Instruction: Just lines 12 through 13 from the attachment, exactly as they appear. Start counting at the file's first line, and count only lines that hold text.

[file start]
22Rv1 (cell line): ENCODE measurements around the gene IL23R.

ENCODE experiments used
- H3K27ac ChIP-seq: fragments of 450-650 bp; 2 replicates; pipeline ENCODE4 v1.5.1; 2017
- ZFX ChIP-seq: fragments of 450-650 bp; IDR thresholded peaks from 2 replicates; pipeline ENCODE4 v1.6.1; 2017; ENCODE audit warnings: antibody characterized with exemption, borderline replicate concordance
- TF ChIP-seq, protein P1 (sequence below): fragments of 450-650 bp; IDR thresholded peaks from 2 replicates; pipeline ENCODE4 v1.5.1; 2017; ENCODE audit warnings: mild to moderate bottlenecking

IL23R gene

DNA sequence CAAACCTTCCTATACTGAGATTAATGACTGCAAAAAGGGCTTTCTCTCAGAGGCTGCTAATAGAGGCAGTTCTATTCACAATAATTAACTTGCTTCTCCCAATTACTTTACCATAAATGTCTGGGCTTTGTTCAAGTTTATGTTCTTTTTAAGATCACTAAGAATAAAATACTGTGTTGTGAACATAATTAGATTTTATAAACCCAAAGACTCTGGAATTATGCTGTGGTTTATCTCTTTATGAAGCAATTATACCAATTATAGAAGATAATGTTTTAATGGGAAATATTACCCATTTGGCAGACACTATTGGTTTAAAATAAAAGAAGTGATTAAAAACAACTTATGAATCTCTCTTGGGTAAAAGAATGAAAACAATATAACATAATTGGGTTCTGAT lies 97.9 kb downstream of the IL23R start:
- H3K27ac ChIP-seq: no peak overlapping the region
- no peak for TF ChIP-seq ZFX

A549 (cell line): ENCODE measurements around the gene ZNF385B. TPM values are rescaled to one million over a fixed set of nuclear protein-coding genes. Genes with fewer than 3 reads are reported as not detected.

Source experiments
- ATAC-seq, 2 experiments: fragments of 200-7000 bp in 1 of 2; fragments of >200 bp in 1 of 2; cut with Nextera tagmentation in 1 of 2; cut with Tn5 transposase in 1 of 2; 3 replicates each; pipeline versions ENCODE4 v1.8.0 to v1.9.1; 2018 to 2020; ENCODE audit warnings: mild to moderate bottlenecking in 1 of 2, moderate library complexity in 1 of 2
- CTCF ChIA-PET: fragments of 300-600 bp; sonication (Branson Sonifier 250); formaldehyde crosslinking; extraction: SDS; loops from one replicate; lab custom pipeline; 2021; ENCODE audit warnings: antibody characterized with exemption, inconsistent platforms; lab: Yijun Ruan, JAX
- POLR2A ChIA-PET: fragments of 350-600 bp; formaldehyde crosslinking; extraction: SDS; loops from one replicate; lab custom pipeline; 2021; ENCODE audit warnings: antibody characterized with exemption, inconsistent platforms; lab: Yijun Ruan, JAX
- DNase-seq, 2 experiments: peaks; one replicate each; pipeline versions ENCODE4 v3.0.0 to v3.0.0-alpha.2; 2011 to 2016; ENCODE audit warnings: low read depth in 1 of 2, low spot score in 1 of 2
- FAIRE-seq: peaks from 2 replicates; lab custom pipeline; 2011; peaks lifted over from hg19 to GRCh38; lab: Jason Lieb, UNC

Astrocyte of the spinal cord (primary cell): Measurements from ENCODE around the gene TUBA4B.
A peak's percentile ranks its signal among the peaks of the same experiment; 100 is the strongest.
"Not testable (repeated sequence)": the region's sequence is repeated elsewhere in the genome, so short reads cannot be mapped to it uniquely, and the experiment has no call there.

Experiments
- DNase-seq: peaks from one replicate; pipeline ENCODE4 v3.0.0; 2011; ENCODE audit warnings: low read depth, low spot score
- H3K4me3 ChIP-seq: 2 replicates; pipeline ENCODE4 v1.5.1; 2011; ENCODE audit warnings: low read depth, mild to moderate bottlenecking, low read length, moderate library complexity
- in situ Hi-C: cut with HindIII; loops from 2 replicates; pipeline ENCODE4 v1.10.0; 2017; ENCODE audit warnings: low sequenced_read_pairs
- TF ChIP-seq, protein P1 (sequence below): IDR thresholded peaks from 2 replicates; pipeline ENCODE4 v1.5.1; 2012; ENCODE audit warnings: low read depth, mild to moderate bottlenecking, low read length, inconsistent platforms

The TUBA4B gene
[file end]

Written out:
- ATAC-seq, 2 experiments: fragments of 200-7000 bp in 1 of 2; fragments of >200 bp in 1 of 2; cut with Nextera tagmentation in 1 of 2; cut with Tn5 transposase in 1 of 2; 3 replicates each; pipeline versions ENCODE4 v1.8.0 to v1.9.1; 2018 to 2020; ENCODE audit warnings: mild to moderate bottlenecking in 1 of 2, moderate library complexity in 1 of 2
- CTCF ChIA-PET: fragments of 300-600 bp; sonication (Branson Sonifier 250); formaldehyde crosslinking; extraction: SDS; loops from one replicate; lab custom pipeline; 2021; ENCODE audit warnings: antibody characterized with exemption, inconsistent platforms; lab: Yijun Ruan, JAX